October 25, 2022
Zacchaeus was “short in stature”, as we read in this Sunday’s gospel passage (Luke 19:1-10). He was height-challenged. A detail we perhaps overlook and might not consider a big deal. Being small, however, for some, can be a big deal. It might have been for Zacchaeus. Depending on how small he was, he may have been prohibited from full participation in the liturgy of ancient Israel. Indeed, in Leviticus, chapter 21, we read “no one who has a blemish shall draw near (to offer the food of his God), one who is blind or lame, or one who has a mutilated face or a limb too long, or one who has a broken foot or a broken hand, or a hunchback, or a dwarf…” Zacchaeus does not let this, however, be an obstacle to encounter. And Jesus responds to his hopefulness, and, in this welcoming encounter, Jesus lifts the prohibition. Our difficulty need not hinder our movement towards Christ, our worship; au contraire, a springboard it can be.Jesus indeed encounters and welcomes each of us in our challenges, in our brokenness of body or psyche or heart. He comes to the home of our hearts to stay. Such indwelling sets us free. His presence does not necessarily heal all things (alas!). His presence liberates our hearts to love more, even making mysterious use of the challenges to do so.
Let us eagerly welcome Jesus.
Yours in Him,
Is Humility a thing of the past?
Is Humility a Thing of the Past?
October 18, 2022
Without a take-charge attitude, not much gets accomplished. The wallflower just observes, as life goes by, right? The wallflower appears to be the humble person in the room. Does humility, then, hinder human progress? Is humility feigned respect, a tired caricature? Well, not according to Jesus! In fact, in this coming Sunday’s gospel (Luke 18:9-14), Jesus says that “all who humble themselves will be exalted.”
Jesus’ exhortation certainly does not preclude taking charge. We are to seek to accomplish great things. Jesus speaks at a deeper level, in reference to God and divine love, which, of course, in turn, transforms our lives. Although there is legitimate humility before persons with great minds and great hearts, the humility of which Jesus speaks entails seeing with eyes of faith and positions our hearts to receive the greatness of God.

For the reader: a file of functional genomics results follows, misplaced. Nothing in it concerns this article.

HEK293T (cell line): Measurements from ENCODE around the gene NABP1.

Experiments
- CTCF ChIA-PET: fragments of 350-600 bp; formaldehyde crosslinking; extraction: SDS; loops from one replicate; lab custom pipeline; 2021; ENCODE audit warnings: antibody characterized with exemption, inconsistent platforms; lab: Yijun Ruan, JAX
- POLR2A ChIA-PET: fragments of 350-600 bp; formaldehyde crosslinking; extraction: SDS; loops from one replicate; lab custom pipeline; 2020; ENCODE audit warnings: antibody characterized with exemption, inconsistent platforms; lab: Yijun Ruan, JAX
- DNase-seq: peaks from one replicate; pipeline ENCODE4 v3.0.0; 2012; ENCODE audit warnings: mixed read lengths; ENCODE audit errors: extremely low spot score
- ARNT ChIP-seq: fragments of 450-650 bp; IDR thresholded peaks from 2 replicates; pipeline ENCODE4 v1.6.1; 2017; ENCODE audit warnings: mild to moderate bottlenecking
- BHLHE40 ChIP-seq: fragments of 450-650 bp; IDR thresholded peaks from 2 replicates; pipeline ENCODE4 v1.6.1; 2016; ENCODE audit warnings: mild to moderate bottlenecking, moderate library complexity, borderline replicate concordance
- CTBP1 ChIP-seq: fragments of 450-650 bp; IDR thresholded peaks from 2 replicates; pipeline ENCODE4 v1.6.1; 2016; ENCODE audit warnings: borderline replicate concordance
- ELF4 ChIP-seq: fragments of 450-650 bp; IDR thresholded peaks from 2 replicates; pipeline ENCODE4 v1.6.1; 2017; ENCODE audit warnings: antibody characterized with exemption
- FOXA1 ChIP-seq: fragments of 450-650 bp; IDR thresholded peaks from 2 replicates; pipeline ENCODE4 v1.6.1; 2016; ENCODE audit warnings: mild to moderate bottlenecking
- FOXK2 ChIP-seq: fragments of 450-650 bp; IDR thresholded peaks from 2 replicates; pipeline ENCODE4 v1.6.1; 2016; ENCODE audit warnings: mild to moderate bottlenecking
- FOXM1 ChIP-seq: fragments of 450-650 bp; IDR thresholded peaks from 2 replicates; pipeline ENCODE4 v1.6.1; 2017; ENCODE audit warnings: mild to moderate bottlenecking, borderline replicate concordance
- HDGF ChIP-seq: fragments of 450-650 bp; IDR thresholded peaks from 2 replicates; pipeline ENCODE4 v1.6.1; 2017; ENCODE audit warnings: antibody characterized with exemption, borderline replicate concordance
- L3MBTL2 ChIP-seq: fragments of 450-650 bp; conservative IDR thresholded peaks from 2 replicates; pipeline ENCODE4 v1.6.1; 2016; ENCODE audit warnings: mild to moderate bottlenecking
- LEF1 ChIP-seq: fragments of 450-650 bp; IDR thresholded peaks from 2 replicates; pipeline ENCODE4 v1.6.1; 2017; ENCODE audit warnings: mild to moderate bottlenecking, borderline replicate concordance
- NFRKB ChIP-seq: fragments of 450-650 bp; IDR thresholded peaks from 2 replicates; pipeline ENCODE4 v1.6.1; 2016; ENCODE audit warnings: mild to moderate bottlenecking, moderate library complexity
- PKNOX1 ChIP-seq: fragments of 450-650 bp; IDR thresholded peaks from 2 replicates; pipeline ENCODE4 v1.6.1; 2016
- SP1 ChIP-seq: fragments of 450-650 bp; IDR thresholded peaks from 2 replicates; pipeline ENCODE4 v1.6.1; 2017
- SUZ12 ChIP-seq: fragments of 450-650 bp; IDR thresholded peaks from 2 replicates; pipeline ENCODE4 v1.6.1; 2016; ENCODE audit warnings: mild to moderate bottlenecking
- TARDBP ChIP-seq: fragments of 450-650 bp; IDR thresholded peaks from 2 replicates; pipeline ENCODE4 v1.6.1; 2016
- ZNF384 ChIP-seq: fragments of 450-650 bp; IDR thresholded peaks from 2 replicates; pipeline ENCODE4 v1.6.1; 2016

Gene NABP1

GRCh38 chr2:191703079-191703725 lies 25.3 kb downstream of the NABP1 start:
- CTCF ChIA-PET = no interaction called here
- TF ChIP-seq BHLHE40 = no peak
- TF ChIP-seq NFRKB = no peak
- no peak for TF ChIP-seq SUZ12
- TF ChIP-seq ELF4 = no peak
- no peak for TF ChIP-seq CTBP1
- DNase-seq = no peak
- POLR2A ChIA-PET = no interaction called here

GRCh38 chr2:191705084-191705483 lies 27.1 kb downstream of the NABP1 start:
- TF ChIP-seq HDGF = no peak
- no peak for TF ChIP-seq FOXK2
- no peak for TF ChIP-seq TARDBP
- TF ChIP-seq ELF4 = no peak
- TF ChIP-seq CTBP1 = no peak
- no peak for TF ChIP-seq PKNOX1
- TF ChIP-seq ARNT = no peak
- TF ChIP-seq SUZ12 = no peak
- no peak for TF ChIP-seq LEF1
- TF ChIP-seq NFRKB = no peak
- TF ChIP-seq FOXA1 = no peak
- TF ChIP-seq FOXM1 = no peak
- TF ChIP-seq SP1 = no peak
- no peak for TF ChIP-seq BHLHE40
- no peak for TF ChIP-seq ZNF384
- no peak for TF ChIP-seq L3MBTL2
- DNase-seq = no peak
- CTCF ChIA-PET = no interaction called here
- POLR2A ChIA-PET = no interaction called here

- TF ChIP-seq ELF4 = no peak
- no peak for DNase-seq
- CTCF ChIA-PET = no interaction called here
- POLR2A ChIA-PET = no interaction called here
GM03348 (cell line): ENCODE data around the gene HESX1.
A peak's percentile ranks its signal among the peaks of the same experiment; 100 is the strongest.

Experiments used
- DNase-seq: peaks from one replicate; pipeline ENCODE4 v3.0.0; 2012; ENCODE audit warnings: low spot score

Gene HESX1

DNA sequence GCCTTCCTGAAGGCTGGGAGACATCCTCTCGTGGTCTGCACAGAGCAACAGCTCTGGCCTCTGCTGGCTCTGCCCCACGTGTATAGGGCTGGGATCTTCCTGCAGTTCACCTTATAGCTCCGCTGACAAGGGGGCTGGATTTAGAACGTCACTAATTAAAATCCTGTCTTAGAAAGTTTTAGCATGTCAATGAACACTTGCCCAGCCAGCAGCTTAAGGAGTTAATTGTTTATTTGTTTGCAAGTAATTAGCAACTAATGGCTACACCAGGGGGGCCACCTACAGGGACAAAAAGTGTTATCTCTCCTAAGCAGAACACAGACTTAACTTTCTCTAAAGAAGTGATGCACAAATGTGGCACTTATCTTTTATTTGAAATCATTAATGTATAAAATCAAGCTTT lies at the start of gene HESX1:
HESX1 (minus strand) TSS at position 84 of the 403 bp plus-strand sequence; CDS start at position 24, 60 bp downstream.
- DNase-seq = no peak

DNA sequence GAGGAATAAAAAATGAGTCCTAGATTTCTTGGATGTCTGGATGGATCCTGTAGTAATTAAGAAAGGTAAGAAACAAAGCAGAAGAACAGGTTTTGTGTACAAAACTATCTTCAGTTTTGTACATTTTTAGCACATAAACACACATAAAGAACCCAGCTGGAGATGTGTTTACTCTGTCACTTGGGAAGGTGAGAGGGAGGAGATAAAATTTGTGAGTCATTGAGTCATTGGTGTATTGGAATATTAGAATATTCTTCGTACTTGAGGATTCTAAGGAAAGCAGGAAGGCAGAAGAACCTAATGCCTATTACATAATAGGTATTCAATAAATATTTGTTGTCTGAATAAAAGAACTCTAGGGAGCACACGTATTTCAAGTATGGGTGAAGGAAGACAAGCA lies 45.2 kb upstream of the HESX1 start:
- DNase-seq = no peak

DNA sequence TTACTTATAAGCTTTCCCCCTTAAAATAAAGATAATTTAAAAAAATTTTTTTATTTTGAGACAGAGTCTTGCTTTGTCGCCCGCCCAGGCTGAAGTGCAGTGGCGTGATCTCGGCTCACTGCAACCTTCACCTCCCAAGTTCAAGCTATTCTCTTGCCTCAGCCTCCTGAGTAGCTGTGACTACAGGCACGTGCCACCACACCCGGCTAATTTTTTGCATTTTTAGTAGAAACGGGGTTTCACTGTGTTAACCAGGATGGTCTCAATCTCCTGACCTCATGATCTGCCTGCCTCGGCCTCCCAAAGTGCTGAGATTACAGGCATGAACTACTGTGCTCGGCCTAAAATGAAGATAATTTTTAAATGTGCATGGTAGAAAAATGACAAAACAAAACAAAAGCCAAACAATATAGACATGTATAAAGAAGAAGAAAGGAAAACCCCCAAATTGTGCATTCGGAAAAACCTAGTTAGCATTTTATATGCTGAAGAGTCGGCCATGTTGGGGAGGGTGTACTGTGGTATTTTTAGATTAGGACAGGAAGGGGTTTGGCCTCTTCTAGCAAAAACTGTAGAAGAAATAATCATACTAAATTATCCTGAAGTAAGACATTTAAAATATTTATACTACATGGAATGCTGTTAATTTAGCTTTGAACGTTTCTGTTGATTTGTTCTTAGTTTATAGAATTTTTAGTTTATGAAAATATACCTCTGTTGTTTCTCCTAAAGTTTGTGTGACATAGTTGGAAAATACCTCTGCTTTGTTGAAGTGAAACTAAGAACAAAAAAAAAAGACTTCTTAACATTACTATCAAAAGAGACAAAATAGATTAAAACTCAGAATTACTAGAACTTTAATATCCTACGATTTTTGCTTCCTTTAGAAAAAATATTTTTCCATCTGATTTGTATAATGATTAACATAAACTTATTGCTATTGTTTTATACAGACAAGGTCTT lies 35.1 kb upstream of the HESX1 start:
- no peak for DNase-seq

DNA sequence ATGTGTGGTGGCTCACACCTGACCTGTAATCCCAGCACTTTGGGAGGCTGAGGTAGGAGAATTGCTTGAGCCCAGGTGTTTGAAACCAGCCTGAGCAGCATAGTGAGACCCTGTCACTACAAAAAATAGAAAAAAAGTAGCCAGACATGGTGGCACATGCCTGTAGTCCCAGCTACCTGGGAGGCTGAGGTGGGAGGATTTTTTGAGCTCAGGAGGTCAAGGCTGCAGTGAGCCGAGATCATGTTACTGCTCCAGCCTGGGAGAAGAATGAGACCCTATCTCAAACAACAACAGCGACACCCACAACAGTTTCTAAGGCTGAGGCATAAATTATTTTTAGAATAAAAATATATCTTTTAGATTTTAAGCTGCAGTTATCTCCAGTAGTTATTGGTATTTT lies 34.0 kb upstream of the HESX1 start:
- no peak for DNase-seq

Hear words of Scripture and Tradition on this:
Wisdom is with the humble.
As God’s chosen ones, holy and beloved, clothe yourselves with compassion, kindness, humility, meekness, and patience.
There is something in humility which strangely exalts the heart…
No one reaches the kingdom of Heaven except by humility.
St Augustine (+430)
There is more value in a single act of humility than in all the knowledge in the world.
Saint Teresa of Avila (+1582)
Asking for the gift of humility with you, I am
Yours in Christ,
Try, Try, Try Again?
Try, Try, Try Again?
October 11, 2022
The most obvious theme for this Sunday is that of perseverance. The collect (opening prayer) asks, “that the Church throughout the world may persevere with steadfast faith in the confession of your Name”. St. Paul, in the second reading, encourages Timothy (and us!) to “continue in what you have learned and firmly believed” and to “be persistent whether the time is favorable or unfavorable”. And, Jesus offers “a parable about the need to pray always and not to lose heart.”